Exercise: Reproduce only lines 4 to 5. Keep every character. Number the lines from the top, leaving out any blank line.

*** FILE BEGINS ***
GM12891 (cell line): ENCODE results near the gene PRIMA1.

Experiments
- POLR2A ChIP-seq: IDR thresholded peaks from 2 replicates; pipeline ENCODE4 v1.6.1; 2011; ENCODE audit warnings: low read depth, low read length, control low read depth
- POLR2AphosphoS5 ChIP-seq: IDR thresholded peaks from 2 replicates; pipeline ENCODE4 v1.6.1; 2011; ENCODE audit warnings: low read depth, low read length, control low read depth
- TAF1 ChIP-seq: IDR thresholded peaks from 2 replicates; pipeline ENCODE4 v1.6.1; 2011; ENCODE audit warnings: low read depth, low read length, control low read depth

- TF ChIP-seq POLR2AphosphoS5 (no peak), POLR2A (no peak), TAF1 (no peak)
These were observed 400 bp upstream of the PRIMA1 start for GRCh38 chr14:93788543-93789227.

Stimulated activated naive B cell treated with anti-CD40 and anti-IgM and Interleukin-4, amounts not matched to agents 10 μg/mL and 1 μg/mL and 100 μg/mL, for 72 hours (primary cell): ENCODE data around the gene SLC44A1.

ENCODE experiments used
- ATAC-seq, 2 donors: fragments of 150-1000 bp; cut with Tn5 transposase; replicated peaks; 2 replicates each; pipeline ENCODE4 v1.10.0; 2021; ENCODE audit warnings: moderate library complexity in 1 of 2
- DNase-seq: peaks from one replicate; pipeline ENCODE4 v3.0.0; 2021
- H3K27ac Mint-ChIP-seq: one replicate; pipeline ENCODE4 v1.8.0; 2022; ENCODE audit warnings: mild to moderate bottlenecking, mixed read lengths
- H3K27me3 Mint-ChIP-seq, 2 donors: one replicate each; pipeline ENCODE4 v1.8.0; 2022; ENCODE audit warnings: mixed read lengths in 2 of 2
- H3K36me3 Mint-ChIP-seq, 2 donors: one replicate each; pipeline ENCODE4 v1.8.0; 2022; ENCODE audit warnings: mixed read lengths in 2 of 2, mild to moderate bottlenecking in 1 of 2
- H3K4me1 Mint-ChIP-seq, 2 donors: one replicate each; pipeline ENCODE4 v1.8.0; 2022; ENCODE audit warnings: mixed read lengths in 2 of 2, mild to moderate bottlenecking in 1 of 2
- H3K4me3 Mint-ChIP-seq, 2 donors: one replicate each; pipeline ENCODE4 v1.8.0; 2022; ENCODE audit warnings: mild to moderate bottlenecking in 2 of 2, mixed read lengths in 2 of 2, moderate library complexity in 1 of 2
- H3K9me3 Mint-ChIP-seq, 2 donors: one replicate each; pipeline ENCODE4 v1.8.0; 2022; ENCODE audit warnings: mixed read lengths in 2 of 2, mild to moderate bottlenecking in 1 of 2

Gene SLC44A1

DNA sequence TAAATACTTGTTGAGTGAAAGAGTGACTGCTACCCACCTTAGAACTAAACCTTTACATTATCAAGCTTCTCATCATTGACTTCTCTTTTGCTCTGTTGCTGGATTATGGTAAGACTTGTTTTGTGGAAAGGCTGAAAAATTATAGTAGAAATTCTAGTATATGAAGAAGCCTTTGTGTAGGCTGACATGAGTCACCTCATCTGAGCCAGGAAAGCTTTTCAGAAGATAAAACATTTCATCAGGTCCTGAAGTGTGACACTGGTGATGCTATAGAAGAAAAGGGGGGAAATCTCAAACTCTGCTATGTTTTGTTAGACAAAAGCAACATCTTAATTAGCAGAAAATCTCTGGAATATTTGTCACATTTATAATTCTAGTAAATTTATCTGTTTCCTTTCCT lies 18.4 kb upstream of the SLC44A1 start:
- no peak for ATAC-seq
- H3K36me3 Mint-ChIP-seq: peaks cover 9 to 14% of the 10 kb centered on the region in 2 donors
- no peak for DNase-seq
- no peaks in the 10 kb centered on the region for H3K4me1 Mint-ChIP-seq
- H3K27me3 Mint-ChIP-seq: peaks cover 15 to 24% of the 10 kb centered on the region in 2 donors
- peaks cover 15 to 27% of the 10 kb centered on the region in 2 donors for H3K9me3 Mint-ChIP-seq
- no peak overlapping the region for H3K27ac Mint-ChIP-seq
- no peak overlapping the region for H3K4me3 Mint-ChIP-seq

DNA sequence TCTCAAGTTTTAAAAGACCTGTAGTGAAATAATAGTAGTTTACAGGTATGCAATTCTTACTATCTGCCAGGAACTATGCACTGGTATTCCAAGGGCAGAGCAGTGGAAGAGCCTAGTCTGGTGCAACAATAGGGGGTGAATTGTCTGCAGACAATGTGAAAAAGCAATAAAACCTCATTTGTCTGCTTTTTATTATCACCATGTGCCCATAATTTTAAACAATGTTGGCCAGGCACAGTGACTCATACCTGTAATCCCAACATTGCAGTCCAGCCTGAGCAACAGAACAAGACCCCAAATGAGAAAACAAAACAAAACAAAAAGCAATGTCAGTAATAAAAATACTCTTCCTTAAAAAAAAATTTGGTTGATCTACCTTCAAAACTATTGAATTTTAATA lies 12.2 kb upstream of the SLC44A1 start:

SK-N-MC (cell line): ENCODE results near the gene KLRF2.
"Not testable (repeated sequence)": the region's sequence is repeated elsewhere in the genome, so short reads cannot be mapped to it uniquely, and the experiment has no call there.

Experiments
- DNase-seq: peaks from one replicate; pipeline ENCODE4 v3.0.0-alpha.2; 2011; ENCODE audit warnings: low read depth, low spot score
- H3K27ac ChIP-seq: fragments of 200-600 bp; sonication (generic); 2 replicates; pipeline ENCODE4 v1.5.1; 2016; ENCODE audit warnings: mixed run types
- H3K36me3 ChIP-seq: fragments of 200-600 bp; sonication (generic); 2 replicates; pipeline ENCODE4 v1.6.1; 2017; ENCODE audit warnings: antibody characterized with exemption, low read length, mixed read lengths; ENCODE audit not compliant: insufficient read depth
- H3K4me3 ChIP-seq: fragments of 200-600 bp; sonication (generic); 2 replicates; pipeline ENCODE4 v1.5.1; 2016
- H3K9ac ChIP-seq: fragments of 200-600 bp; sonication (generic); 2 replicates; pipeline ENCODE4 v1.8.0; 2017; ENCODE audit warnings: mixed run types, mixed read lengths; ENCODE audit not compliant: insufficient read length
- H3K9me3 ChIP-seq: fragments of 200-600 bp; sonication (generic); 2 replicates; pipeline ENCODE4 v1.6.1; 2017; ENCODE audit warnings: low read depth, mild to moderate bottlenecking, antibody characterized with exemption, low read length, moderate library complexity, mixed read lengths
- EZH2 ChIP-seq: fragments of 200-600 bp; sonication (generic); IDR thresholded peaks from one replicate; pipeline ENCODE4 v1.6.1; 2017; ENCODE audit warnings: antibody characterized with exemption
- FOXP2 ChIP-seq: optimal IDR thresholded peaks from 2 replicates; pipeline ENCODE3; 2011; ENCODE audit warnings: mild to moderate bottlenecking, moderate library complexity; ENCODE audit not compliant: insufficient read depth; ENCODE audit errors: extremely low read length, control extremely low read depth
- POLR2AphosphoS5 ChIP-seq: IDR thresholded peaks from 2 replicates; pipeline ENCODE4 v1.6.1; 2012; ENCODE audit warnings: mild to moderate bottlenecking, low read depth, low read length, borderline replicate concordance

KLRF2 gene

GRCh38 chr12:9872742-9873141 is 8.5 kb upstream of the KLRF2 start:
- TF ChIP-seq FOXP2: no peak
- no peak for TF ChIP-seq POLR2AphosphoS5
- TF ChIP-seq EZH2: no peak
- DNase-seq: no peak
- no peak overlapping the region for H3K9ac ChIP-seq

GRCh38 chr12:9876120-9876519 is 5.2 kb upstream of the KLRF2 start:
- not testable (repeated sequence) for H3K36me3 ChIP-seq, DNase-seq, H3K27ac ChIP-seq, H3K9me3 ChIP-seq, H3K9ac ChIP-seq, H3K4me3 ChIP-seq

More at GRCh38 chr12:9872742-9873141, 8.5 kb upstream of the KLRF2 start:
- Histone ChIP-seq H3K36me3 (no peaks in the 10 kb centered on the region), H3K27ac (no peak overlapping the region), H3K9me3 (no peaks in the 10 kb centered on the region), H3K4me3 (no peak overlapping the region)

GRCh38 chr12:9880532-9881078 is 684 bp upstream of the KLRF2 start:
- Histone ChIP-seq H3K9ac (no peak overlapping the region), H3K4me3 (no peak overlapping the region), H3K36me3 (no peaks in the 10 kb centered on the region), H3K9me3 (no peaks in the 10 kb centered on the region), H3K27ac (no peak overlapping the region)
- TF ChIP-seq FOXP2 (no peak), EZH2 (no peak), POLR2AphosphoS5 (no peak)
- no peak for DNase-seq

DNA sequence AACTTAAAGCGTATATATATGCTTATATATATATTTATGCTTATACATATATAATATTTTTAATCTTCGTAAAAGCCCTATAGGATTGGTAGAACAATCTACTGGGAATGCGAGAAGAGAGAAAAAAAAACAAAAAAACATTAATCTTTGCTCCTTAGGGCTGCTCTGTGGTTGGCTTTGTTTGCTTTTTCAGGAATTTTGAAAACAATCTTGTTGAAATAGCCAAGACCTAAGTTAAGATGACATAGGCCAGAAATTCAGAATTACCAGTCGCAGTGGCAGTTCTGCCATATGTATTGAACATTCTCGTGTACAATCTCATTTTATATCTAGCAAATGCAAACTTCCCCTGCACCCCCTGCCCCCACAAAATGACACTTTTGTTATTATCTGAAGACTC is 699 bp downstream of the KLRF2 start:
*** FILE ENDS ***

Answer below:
- POLR2AphosphoS5 ChIP-seq: IDR thresholded peaks from 2 replicates; pipeline ENCODE4 v1.6.1; 2011; ENCODE audit warnings: low read depth, low read length, control low read depth
- TAF1 ChIP-seq: IDR thresholded peaks from 2 replicates; pipeline ENCODE4 v1.6.1; 2011; ENCODE audit warnings: low read depth, low read length, control low read depth